'Challenging landscape': Some of Alberta's post-secondary students, staff won't require COVID-19 vaccinations
As pandemic restrictions ease, administrators at Alberta universities and colleges are trying to figure out the safest way for staff and students to return to on-campus learning.
University of Calgary professor and infections disease expert Craig Jenne knows the virus spreads indoors when people are close together for extended periods of time.
"And there's probably no better way to describe a university or college lecture hall than a whole bunch of people indoors for a long period of time," said Jenne.
That poses a challenge for administrators. Seneca College in Toronto is the first post-secondary school in Canada to impose a new COVID rule where all staff and students must be fully vaccinated to come back to campus when school starts in the fall.
Officials in Calgary say they won't be following suit.
"Vaccination will not be a mandatory requirement for students," said the University of Calgary in a written statement. "The university supports vaccination and is focused on removing barriers to individuals to access vaccines.
"We are offering medical information around vaccines to address vaccine hesitancy within our campus community," the statement continues.
"In Alberta, it is not possible to require vaccines or insist on knowing vaccine status of individuals. However, we emphatically support the value of vaccines and the importance of vaccination."
Mount Royal University's (MRU) general council and university secretary Amy Nixon says there will be no mandatory vaccinations required at institution either, at least for the time being.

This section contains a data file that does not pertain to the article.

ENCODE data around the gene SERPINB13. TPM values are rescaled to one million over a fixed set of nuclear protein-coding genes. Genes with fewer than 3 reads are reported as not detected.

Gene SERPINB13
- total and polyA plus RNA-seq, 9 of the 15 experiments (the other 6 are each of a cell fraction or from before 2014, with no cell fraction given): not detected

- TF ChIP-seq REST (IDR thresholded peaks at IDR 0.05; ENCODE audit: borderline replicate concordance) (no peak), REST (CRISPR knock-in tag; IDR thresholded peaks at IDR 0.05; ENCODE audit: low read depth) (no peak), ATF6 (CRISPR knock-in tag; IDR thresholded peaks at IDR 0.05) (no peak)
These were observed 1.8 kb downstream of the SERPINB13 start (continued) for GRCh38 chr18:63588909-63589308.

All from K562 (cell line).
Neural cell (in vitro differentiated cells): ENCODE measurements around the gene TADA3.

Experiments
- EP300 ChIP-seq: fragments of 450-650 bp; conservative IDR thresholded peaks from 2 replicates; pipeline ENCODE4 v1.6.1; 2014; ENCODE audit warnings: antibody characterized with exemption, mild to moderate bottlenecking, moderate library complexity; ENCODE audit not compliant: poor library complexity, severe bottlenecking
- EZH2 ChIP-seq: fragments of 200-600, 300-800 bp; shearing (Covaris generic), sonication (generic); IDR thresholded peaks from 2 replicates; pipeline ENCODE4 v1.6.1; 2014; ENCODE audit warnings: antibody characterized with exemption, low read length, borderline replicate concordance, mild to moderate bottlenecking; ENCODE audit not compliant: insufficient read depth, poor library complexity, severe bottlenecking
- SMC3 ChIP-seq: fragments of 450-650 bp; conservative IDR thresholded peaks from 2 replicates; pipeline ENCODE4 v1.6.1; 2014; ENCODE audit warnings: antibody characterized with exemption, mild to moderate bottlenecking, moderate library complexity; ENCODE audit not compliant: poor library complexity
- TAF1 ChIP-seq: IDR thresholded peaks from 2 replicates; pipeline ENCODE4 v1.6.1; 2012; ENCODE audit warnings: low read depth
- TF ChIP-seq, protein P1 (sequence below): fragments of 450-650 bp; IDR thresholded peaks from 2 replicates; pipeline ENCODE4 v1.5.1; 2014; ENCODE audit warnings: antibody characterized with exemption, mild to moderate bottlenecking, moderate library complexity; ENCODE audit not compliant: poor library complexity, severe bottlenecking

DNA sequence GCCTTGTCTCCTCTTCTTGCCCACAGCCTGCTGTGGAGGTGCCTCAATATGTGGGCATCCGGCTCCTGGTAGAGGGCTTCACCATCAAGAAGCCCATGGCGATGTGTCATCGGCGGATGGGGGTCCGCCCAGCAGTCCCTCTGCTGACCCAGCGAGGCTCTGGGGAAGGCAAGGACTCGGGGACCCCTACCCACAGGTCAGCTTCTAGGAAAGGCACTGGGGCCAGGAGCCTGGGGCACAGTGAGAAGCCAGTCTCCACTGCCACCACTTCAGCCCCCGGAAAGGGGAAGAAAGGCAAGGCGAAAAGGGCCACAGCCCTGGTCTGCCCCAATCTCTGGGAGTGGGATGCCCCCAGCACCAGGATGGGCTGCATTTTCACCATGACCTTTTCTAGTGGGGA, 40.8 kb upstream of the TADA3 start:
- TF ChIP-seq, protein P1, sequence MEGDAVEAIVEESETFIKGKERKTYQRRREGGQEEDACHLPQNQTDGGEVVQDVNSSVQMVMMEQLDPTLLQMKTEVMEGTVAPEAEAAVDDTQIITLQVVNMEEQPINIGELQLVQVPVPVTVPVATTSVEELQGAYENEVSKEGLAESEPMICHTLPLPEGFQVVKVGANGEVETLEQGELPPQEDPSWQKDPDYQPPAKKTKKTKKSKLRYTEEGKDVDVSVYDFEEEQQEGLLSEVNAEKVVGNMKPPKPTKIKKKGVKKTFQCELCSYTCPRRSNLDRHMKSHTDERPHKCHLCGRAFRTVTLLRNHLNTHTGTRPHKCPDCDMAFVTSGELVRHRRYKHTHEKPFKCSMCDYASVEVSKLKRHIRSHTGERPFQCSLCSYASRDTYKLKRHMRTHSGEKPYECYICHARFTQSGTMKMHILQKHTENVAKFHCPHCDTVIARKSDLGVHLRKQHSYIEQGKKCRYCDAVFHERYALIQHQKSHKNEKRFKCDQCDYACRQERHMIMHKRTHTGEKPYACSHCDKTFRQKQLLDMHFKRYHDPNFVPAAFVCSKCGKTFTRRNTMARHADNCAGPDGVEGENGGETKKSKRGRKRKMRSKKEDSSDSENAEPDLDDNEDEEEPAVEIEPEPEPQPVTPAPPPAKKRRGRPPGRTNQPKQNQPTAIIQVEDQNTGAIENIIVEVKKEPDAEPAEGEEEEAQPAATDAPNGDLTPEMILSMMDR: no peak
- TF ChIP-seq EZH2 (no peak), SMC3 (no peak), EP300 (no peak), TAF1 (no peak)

"It's just a very challenging landscape from a legal perspective in Canada," said Nixon. "There is case law that supports mandatory vaccine in health care environments so we will have some students by virtue of their teaching and learning environments will probably require vaccines for their practicums off site."
Nixon says administrators are focused on making the school a safe place for everyone when they return to classes and that includes encouraging vaccinations.
"We continue to look at and have conversations even with our colleagues in the post secondary sector and Alberta Health Services about where there might be opportunity to bring vaccines onto campuses in a bigger way."
Students and staff are torn on the issue. Christine Neave, a staff member at MRU, is 100 per cent in favour of mandatory vaccinations on campus.
"From a personal standpoint that would make me feel a lot safer as a staff member," said Neave. "I also think the far reaching effects for our Mount Royal community as a whole faculty, staff and students, it would be immensely beneficial."
University of Calgary biomechanics student Matson Tulloch thinks imposing a rule about vaccinations would be heavy-handed.
"It's hard to make it mandatory to come to school when everything is not," said Tulloch. "You go to the supermarket and it's not mandatory. It's probably more safe here. I feel like there's a higher proportion of the students that are vaccinated than everyday people."
Administration at Calgary's Southern Alberta Institute of Technology is also not requiring students to be immunized before they head to class.
"Though we are encouraging vaccinations, we are not requiring students nor staff to be vaccinated."
Jenne says it's important to remember that not everyone can be vaccinated who attends post-secondary institutions, but others aren't sure if a vaccination is right for them.
"If you're hesitant talk to your doctor get the information," said Jenne.
"Talk to one of the people who understand your medical condition and back ground and then make an informed decision, not a rumour based decision from social media."